Installing ASP+

Installing ASP+ is just a matter of running the executable setup file. However, you should ensure that you have installed Internet Explorer version 5.5 first. If not, download it or install it directly from http://msdn.microsoft.com/downloads/webtechnology/ie/iepreview.asp.

Make sure that you close all other applications before installing IE 5.5, as it updates many of the Windows 2000 operating system files. Once installation is complete, you are ready to run ASP+. No other configuration is required at the moment, as the default configuration will do nicely for our first experimental efforts.

Creating an ASP+ Application

In ASP 2.0 and 3.0, it's necessary to take some definite actions to create an ASP application, especially if you want to run any components that the application uses in a separate process. The good news is that, with ASP+, none of this is actually required. And you don't have to register any ASP+ components either.

As we saw earlier, a file named config.web controls the configuration of an ASP+ application. It is stored in the root folder of that application. However, there is a default config.web file (automatically installed in your ProgramFiles\COM20SDK\ folder when you install the runtime) that is used for all ASP+ applications. So, all you have to do to get started is create a subdirectory under your InetPub\WWWRoot folder and place your ASP+ pages there.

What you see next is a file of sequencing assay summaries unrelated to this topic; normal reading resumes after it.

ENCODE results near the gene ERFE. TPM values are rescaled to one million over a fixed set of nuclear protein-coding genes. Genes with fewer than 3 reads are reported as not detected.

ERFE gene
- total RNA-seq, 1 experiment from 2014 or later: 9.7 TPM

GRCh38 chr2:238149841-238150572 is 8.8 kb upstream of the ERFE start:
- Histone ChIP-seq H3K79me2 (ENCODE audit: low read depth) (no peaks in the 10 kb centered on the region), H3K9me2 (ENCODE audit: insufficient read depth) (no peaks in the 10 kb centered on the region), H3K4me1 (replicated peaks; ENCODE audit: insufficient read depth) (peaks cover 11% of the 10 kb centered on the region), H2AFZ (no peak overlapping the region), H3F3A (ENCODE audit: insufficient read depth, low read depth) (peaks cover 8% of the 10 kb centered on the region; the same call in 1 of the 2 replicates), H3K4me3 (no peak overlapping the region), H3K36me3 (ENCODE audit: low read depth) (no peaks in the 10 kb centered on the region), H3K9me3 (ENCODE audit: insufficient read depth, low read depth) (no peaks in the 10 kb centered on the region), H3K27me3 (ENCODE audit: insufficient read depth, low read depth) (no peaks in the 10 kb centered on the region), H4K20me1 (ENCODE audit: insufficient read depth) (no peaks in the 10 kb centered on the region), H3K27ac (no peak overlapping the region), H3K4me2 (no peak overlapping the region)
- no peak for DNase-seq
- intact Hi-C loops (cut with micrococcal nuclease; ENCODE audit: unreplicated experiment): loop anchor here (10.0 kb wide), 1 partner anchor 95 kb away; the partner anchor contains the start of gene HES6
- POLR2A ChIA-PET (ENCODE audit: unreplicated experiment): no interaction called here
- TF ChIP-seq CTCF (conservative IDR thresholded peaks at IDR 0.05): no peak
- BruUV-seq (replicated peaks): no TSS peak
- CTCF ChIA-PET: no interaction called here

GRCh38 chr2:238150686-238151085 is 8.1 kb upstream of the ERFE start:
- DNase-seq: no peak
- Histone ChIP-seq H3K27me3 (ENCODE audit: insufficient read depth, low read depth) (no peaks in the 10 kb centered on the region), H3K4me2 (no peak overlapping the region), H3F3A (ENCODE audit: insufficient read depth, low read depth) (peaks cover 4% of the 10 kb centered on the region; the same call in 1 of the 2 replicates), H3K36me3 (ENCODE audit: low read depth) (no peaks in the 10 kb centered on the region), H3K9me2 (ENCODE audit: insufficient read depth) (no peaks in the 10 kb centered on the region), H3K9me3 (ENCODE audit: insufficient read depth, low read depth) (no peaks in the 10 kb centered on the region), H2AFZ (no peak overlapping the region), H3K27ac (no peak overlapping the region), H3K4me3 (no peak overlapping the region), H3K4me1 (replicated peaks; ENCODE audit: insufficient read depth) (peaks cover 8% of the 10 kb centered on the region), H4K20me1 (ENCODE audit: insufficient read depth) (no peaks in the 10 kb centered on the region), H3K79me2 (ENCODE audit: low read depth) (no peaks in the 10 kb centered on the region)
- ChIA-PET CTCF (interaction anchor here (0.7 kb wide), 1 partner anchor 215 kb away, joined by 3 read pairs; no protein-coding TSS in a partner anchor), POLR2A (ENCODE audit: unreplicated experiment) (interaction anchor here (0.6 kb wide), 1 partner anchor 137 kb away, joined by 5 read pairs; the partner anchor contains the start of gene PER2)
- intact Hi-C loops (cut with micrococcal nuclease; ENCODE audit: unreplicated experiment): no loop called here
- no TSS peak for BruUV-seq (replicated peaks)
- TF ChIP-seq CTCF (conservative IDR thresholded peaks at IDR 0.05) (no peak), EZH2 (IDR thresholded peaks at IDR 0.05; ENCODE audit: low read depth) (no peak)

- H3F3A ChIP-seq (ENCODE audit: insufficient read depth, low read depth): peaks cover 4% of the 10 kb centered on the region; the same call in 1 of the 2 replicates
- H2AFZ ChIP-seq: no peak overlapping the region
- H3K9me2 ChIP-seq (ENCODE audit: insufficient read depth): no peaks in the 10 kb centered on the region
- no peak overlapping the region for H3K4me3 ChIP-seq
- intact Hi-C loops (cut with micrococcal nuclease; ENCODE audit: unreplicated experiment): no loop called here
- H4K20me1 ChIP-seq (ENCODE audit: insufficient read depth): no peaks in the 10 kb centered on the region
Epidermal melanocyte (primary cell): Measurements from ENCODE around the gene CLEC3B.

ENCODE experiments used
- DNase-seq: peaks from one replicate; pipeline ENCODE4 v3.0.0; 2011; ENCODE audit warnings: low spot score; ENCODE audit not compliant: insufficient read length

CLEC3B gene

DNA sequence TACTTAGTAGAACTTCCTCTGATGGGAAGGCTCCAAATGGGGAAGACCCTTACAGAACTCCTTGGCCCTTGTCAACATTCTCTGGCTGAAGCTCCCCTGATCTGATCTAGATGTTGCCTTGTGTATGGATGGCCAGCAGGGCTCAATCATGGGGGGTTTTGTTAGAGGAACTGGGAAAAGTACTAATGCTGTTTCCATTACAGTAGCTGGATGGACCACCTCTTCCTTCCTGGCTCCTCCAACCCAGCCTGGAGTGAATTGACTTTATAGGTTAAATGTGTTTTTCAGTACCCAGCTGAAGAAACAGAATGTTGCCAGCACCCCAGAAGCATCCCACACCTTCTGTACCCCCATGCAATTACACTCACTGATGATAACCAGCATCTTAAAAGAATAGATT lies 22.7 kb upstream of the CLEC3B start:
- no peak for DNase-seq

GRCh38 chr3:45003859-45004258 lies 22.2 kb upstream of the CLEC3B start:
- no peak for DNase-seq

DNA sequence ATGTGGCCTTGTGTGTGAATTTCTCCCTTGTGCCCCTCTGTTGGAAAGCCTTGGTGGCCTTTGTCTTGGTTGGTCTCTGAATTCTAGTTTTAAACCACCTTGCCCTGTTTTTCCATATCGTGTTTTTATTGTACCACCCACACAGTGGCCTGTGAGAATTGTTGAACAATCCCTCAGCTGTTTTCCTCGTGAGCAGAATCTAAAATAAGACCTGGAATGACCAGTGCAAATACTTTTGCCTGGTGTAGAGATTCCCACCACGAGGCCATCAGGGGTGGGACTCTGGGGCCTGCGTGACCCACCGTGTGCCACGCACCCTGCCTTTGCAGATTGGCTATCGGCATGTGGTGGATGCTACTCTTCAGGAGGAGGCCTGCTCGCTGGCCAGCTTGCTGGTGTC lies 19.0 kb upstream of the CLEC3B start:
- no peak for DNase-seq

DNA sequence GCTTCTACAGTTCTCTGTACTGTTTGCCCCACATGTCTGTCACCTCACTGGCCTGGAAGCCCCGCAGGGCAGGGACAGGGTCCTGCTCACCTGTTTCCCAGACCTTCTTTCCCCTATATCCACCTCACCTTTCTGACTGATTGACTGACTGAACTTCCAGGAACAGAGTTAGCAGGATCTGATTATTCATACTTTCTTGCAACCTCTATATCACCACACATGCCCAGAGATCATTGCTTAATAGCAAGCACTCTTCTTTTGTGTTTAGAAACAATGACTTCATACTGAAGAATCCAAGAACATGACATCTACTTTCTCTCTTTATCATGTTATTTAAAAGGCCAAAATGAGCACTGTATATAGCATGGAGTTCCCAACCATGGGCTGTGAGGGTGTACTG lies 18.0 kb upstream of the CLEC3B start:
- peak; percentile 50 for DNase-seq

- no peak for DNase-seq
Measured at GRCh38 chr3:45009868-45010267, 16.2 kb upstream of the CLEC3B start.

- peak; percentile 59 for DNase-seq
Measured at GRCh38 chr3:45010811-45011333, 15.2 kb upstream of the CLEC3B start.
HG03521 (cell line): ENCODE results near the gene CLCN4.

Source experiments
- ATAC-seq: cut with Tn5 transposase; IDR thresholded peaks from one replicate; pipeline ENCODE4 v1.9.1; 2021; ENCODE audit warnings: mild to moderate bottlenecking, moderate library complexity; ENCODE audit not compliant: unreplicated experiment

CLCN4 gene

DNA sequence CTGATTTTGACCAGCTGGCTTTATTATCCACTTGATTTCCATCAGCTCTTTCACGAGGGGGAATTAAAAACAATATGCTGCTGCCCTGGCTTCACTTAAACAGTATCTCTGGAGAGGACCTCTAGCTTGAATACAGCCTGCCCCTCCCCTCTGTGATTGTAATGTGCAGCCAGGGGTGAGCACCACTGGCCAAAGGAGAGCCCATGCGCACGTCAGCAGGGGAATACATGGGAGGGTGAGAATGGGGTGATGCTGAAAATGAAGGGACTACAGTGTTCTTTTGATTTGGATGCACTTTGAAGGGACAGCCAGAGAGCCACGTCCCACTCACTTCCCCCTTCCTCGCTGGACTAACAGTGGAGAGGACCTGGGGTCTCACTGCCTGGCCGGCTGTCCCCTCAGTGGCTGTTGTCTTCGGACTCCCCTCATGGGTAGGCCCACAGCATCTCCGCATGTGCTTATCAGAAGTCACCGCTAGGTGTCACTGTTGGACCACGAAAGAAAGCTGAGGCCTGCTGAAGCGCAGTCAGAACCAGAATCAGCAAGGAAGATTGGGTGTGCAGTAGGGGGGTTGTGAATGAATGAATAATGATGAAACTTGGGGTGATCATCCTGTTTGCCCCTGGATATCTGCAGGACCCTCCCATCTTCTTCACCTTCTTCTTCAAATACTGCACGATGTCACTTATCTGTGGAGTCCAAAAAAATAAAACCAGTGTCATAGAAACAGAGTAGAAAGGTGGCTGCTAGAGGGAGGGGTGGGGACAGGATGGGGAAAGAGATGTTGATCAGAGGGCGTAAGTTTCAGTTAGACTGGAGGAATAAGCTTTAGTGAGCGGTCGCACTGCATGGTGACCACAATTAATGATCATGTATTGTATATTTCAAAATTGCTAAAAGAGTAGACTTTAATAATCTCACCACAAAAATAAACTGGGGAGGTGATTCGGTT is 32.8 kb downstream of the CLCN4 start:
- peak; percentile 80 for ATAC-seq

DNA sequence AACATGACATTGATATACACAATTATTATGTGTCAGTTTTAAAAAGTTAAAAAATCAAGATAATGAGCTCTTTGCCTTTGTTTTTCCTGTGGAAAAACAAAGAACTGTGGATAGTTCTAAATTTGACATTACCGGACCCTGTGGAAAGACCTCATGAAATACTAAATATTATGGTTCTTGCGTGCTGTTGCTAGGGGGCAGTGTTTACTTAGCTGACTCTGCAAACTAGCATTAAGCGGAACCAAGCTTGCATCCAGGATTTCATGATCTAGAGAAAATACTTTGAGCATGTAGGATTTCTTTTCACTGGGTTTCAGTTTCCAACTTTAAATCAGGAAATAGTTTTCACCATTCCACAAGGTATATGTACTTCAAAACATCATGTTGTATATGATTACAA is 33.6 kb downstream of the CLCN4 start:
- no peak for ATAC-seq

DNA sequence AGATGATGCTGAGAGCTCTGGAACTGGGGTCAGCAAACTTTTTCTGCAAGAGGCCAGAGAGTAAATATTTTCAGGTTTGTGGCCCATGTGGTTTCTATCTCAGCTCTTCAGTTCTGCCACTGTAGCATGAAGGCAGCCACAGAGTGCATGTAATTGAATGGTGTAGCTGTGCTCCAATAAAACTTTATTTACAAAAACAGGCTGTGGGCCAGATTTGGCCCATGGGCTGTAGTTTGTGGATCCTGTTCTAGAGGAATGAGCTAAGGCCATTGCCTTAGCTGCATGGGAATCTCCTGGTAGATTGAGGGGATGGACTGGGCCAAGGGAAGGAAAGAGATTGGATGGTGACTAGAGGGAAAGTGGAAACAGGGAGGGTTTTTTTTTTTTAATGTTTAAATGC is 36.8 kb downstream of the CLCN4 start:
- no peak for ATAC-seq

Of course, you can still create a folder outside the WWWRoot directory, and set up a virtual directory to point to it in the Internet Services Manager if required (as in previous versions of ASP). There is no need to set any of the configuration options in the ApplicationSettings section of the Properties dialog for this application, or in the Configuration dialog – the default settings will work fine: